Over the past two seasons, Swift has been an electric player for the Bulldogs with 1,049 yards in 2018 and 1,218 in 2019. Beyond the big plays on the ground, Swift was a threat in the passing game, forcing defenses to spy him when Fromm dropped back to pass. Not only will UGA be without Swift’s services, but they also lose senior running back Brian Herrien, second on the team in rush yards.

In: Zamir White (rising redshirt sophomore) and James Cook (rising junior)

White and Cook could get their chance to do their version of thunder and lightning for the Bulldogs. White is a load, checking at 6-foot and 215 pounds, while Cook is smaller (5-11, 190) but also fast-on-fast. White challenged Brian Herrien for second on the team in rushing, finishing with 419 yards and three touchdowns on 78 carries. Cook got 31 rushing attempts, posting 195 yards and two scores, but also showed he can be a dynamic threat in the passing attack with 16 receptions for 132 yards last season.


Gone: Clyde Edwards-Helaire, RB

For all the deserved attention LSU quarterback Joe Burrow received for guiding the Tigers to an unforgettable season, what transpired would have stopped short during the regular season if not for Edwards-Helaire. He finished second in the SEC in rushing with 1,414 yards and led the conference with 16 touchdowns on the ground. He was at his best when it mattered most, putting up 100-yard performances against Florida, Auburn, Alabama, and Clemson.

In: Tyrion Davis-Price, John Emery Jr., and Chris Curry (rising sophomores)

LSU is renowned for churning out top tailbacks year after year, and the 2020 season will see no drop-off in terms of potential out of the backfield. Davis-Price worked his way to second on the depth chart as a true freshman with 295 yards and six scores on 64 carries. Another former elite prospect LSU fans are ready to see break loose is Emery. A five-star recruit, Emery got his feet wet with 39 carries, which went for 188 yards with four touchdowns. Fellow classmate Curry stepped up big for Edwards-Helaire (hamstring) in the Peach Bowl/College Football Playoff Semifinal against Oklahoma and gashed the Sooners for 90 yards on 16 attempts. He should at least get the opportunity in spring practice to stake his claim to a significant role in 2020.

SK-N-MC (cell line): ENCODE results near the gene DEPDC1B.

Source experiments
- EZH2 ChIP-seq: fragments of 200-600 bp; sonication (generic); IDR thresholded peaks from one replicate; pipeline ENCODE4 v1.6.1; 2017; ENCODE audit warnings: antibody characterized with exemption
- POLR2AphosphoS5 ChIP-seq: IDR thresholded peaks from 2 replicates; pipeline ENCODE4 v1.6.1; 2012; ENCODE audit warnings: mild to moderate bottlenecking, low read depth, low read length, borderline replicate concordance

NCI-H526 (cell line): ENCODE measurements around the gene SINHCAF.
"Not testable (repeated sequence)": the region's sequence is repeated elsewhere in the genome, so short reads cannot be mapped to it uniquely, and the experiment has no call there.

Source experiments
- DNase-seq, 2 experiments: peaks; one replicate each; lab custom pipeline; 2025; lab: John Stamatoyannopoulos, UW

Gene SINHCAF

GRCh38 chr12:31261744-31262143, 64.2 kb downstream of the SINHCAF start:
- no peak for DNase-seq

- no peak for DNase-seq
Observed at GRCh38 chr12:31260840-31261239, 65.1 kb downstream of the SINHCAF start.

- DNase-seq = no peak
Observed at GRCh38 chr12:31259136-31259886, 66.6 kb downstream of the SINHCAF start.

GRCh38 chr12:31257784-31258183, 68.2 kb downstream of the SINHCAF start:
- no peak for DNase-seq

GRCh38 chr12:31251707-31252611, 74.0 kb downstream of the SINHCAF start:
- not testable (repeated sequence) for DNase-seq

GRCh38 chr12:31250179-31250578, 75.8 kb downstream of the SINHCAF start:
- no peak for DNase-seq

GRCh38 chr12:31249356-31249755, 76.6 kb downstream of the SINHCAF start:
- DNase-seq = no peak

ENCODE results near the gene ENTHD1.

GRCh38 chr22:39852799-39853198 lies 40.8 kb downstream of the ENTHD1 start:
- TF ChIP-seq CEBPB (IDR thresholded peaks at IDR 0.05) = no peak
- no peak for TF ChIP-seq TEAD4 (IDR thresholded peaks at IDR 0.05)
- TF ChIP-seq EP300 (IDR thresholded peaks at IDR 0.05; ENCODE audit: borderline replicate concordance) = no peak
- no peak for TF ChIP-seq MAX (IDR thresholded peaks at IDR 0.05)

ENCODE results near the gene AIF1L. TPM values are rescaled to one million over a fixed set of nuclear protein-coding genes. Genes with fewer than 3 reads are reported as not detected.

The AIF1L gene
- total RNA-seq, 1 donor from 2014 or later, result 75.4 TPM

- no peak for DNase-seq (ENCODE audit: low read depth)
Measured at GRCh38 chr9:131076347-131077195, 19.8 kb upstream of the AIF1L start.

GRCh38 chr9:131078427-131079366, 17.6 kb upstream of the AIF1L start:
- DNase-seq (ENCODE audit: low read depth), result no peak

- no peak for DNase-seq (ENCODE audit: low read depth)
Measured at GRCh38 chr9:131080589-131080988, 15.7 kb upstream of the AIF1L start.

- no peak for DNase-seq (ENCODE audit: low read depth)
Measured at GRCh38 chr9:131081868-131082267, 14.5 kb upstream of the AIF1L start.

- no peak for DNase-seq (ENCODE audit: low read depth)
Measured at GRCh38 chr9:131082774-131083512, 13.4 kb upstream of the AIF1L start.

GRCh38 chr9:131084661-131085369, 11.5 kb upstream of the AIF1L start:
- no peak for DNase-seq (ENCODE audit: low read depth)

Gone: Lynn Bowden Jr., QB/WR

On the surface, replacing Bowden as a passing quarterback will not be difficult. Bowden, a receiver by trade, threw for only 403 yards with three touchdowns with a 47 percent completion rate. But what he meant to the success of the Wildcats' 8-5 season cannot be understated. He pulled off the rare feat of leading his team in receiving yards (348) and rushing yards (1,468), and came 287 passing yards shy of leading in all three major offensive categories. Bowden's onslaught against the SEC did not take hold until the sixth game of the season when Arkansas came to town. After a quiet five games, he was named first-team All-SEC all-purpose player.

In: Sawyer Smith or Terry Wilson, rising seniors